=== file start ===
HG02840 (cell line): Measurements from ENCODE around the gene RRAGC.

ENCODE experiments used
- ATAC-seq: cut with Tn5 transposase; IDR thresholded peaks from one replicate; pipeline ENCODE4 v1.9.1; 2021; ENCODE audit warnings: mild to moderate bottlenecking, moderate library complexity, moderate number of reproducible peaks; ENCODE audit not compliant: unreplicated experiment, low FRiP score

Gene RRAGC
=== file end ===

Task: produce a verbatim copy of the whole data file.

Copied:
HG02840 (cell line): Measurements from ENCODE around the gene RRAGC.

ENCODE experiments used
- ATAC-seq: cut with Tn5 transposase; IDR thresholded peaks from one replicate; pipeline ENCODE4 v1.9.1; 2021; ENCODE audit warnings: mild to moderate bottlenecking, moderate library complexity, moderate number of reproducible peaks; ENCODE audit not compliant: unreplicated experiment, low FRiP score

Gene RRAGC